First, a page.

Stephan Pastis interviewed on Comics Coast to Coast

As a follow up to the e-mail interview with Berkeley Breathed, the Comics Coast to Coast guys interviewed Pearls Before Swine creator Stephan Pastis for his reaction to some of Berkeley’s responses.

On this show Tom takes a breather, and Justin sits down with Stephan Pastis of Pearls Before Swine and asks him to comment on the Berke Breathed interview (see show #17). You’ll really love this interview, it’s very silly at times, engaging and informative. He’s quite a guest.

3 thoughts on “Stephan Pastis interviewed on Comics Coast to Coast

  1. I listened to the Pastis interview twice. I’m not sure if I agree with his ideas about animation, but it’s definitely something to keep an eye while we go through this comics transition.

  2. I agree with Danny that I don’t think animation is really the answer. I’d hate to think that the comic strip would have to evolve into an animated short in order to stay relevant.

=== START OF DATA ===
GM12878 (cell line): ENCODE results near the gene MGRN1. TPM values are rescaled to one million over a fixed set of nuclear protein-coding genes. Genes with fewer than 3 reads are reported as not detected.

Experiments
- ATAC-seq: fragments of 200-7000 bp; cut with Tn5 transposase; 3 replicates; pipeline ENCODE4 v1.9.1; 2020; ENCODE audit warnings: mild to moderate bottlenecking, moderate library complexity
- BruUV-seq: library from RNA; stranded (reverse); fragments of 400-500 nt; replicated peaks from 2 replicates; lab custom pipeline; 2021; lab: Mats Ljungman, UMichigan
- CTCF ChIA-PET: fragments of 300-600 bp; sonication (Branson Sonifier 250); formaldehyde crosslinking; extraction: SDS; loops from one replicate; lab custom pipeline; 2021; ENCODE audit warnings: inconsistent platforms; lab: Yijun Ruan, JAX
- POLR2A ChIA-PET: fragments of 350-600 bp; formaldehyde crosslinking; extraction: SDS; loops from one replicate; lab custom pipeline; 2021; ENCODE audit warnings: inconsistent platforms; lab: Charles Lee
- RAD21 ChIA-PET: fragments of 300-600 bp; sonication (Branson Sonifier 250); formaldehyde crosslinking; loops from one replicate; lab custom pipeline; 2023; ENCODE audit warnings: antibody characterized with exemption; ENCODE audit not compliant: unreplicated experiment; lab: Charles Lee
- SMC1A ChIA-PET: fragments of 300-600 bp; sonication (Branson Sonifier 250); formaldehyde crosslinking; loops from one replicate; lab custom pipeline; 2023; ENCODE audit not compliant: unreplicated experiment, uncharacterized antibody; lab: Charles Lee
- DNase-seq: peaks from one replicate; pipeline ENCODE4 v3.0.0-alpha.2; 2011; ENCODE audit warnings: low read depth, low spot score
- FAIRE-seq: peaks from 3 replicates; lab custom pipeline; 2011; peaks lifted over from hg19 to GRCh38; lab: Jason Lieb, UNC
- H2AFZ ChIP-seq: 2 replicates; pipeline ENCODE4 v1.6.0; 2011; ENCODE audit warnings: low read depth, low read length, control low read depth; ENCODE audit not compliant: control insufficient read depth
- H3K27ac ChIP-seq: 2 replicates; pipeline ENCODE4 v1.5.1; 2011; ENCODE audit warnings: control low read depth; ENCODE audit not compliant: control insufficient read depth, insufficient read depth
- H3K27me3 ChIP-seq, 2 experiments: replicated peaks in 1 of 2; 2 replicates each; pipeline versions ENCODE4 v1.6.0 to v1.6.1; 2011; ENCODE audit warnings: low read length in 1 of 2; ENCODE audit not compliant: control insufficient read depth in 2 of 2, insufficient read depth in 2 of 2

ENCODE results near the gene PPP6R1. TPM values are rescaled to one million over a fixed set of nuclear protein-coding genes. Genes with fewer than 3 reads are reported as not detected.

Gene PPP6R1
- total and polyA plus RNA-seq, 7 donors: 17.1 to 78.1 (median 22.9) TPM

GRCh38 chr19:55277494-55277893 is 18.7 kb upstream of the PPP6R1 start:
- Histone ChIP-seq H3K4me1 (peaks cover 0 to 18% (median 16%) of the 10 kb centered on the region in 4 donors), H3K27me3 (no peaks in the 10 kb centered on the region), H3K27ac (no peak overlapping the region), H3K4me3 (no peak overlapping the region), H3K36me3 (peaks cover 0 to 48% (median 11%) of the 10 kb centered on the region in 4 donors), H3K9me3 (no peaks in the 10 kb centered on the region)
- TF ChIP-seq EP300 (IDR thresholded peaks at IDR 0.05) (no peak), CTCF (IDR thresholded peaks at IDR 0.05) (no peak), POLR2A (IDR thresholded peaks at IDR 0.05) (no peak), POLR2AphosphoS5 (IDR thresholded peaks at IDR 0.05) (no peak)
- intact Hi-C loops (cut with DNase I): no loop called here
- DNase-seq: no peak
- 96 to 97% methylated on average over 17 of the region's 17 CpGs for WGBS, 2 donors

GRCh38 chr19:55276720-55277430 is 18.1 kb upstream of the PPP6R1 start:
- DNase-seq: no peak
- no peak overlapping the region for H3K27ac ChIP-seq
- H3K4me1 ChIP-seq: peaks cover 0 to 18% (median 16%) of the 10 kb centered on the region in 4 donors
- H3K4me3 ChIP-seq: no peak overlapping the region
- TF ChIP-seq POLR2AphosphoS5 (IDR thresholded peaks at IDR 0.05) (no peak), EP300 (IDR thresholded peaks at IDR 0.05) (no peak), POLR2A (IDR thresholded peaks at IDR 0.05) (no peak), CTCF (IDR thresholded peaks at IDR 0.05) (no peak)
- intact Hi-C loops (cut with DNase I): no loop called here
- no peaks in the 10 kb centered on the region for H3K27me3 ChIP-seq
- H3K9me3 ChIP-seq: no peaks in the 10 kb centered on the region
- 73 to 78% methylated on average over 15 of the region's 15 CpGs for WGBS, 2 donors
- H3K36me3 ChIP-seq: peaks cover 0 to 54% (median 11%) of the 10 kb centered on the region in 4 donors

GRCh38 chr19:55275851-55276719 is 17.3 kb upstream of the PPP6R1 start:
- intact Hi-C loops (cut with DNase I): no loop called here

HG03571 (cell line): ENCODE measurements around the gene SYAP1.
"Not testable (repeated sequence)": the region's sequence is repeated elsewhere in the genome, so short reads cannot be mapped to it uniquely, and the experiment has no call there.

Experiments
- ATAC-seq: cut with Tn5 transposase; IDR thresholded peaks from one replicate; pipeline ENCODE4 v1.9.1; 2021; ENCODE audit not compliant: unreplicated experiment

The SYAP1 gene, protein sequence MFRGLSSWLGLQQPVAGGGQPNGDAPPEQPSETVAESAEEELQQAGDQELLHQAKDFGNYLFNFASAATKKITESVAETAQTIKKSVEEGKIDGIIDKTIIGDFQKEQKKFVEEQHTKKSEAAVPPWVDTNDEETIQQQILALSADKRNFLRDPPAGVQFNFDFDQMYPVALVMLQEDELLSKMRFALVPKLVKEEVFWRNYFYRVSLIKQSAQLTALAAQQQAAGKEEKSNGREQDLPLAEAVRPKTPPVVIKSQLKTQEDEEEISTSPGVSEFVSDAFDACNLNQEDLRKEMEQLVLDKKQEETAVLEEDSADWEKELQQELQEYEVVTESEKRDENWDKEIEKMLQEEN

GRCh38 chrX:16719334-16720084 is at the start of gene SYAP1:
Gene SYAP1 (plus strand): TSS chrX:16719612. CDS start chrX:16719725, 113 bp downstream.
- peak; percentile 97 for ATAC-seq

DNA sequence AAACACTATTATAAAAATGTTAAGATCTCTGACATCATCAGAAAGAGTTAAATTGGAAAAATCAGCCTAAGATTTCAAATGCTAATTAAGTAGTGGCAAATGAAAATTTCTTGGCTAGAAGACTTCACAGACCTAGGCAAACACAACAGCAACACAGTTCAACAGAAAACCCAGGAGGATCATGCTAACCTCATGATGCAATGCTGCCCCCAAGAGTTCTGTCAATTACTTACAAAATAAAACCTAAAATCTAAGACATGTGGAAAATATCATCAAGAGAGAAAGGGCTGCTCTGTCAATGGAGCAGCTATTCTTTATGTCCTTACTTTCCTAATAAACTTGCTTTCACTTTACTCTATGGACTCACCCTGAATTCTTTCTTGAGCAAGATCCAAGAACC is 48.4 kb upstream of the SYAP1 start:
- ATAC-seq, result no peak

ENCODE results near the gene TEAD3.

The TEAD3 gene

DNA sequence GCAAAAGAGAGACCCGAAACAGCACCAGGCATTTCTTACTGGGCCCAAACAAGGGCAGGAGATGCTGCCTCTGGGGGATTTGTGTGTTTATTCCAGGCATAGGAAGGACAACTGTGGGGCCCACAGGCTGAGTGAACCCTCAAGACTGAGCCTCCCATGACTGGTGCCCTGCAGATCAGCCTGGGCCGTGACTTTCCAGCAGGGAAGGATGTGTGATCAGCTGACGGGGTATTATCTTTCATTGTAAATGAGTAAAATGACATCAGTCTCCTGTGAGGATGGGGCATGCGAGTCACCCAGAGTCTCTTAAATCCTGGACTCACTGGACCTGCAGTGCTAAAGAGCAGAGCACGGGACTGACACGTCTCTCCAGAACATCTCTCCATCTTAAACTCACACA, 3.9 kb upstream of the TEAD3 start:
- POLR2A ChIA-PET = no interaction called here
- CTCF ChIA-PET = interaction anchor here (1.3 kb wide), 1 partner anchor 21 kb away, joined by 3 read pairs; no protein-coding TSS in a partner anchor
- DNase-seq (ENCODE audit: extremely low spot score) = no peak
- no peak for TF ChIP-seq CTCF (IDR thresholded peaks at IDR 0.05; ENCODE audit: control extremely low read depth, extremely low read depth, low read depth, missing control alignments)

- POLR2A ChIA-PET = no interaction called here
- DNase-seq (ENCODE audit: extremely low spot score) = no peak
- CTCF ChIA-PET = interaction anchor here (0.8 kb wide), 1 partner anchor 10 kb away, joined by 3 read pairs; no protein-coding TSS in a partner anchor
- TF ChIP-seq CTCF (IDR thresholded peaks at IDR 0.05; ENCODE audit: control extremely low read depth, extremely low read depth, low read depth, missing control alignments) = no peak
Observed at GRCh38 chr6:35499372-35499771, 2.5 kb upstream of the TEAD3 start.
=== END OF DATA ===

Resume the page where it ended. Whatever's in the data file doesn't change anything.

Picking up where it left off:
3. Wow, I was thinking the exact same thing. I think there’s definitely a market for the kind of thing he was describing – sort of an animated GIF version of a comic strip with audio downloaded to your mobile device – but I don’t think comic strips in general need to become that to survive.

    I think there will always be an audience for traditional sequential art. It’s not the format of newspaper comics that younger audiences generally don’t relate to … just the subject matter and delivery system.

    Sort of on the same subject:

    I don’t know why more newspapers aren’t doing what the Seattle Post Intelligencer & Houston Chronicle do with their websites. They must get a huge draw from all over the country just for their comic sections alone.

    Seems to me like a no brainer for all newspapers to use comic strips on their websites in this way to attract visitors. Online it’s even possible to track exactly how many visitors any specific comic strip is being read by and subsequently determine it’s value to the newspaper … taking the guesswork out of a feature’s overall popularity and doing away with the “need” for reader polls.

    Maybe there’s a good reason newspapers don’t do this, but wouldn’t this be the perfect way to replicate the comic strip’s traditional role online AND preserve the way cartoonists make their money – through an accumulation of individual sales to newspapers.

Comments are closed.